Yes, it must be about time for another meaningless renumbering.

How 'AI watermarking' system pushed by Microsoft and Adobe will and won't work

Adrian 4


Why not put a visible watermark on the image and include an encrypted 'patch' to remove it. Then it's there in any non-conforming application but can be optionally displayed without in a conforming application.

Lawsuit claims Google Maps led dad of two over collapsed bridge to his death

Adrian 4

> most importantly the fact that the condition had existed for years, I'm inclined to think Google does deserve some portion of the blame in this case.

And had been notified for 2 years that it was unsafe

Data breach reveals distressing info: People who order pineapple on pizza

Adrian 4

You don't need blackhats to do this, you can just improve the reporting policy.

" .. details on 190,000 customers, including an estimated 2,000 politicians and law makers."

Getting to the bottom of BMW's pay-as-you-toast subscription failure

Adrian 4

So, your car needs a keel ?

Portable Large Language Models – not the iPhone 15 – are the future of the smartphone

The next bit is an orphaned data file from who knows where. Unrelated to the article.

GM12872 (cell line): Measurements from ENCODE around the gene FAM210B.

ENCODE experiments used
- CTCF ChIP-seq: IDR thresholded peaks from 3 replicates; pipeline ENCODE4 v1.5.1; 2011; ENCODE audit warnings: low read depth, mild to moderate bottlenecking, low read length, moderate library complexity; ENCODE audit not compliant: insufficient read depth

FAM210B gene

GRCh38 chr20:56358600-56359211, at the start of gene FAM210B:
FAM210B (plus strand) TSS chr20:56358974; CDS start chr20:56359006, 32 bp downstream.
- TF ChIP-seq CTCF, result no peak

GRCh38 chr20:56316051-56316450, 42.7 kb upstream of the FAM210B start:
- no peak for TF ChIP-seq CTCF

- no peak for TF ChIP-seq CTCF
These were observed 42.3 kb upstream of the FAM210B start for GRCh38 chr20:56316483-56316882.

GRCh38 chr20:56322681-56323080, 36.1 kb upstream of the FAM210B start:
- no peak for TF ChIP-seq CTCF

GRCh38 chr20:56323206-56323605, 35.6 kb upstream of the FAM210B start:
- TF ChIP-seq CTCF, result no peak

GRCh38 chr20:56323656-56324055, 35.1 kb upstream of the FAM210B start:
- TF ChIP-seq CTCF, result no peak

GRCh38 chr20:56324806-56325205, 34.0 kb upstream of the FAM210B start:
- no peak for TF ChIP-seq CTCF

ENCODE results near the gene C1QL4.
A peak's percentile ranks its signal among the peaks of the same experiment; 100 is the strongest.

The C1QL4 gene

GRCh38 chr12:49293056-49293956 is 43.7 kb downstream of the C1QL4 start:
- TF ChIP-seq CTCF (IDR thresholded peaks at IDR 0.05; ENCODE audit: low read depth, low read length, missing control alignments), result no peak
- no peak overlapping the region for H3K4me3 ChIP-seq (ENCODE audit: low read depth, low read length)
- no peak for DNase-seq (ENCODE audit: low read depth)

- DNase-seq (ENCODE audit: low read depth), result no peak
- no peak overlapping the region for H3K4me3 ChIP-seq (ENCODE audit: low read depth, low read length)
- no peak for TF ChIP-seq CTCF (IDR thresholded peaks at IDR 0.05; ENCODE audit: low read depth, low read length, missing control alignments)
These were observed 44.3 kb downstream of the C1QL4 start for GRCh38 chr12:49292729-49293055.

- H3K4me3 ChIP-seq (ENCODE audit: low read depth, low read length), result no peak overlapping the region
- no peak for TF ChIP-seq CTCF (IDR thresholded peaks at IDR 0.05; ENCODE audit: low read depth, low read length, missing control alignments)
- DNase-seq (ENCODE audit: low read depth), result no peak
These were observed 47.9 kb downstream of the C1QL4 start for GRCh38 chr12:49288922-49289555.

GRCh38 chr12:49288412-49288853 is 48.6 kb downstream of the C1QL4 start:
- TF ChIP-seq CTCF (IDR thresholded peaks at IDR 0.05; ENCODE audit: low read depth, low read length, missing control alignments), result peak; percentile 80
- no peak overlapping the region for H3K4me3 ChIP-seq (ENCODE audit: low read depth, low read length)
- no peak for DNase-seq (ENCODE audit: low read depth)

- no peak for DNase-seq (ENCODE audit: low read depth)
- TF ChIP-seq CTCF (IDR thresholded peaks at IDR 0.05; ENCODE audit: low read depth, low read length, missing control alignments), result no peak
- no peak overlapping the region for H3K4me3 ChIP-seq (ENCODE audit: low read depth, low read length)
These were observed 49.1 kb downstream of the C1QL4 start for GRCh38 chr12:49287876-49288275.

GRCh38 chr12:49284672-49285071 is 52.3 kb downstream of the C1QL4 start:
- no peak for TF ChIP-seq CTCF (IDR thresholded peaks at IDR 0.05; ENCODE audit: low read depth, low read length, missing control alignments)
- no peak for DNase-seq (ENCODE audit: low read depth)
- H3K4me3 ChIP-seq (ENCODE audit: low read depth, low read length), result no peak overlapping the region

Adrian 4

I imagine it would be like that google thing that keeps popping up unasked and trying to push their services. Unwanted, always wrong, but won't go away.

Watt's the worst thing you can do to a datacenter? Failing to RTFM, electrically

Adrian 4

Re: Doubling the amps?

They're journalists.

They're never going to understand the relationship between voltage and current however many times you try.

Don't expect rational explanations until they start employing engineers.

Adrian 4

Re: Check the power supply

Fuses blow when currents are too large. Sometimes this is caused by high voltage but it depends on the circuit parameters.

The usual rule is that semiconductors fail to protect expensive fuses.

Google Chrome Privacy Sandbox open to all: Now websites can tap into your habits directly for ads

Adrian 4

Re: Sneaky

I use Brave most of the tinme but it does fail, probably when the website demands a popup. I prefer to just forget about such websites. Coercion is no way to make friends.